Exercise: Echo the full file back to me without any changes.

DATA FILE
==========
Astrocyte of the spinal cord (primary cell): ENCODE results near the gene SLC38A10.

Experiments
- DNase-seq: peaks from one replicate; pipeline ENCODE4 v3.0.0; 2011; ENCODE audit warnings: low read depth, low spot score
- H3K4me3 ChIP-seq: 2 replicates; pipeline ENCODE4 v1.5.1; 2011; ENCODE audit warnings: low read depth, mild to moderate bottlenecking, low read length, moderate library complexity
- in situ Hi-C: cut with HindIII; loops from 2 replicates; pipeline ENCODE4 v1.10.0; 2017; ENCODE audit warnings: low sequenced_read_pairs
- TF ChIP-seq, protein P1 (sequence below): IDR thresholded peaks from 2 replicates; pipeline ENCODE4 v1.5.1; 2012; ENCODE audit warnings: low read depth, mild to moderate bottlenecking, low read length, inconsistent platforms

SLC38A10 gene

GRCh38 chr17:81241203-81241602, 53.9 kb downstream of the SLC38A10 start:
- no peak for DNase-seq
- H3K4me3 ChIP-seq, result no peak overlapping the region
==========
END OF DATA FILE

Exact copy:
Astrocyte of the spinal cord (primary cell): ENCODE results near the gene SLC38A10.

Experiments
- DNase-seq: peaks from one replicate; pipeline ENCODE4 v3.0.0; 2011; ENCODE audit warnings: low read depth, low spot score
- H3K4me3 ChIP-seq: 2 replicates; pipeline ENCODE4 v1.5.1; 2011; ENCODE audit warnings: low read depth, mild to moderate bottlenecking, low read length, moderate library complexity
- in situ Hi-C: cut with HindIII; loops from 2 replicates; pipeline ENCODE4 v1.10.0; 2017; ENCODE audit warnings: low sequenced_read_pairs
- TF ChIP-seq, protein P1 (sequence below): IDR thresholded peaks from 2 replicates; pipeline ENCODE4 v1.5.1; 2012; ENCODE audit warnings: low read depth, mild to moderate bottlenecking, low read length, inconsistent platforms

SLC38A10 gene

GRCh38 chr17:81241203-81241602, 53.9 kb downstream of the SLC38A10 start:
- no peak for DNase-seq
- H3K4me3 ChIP-seq, result no peak overlapping the region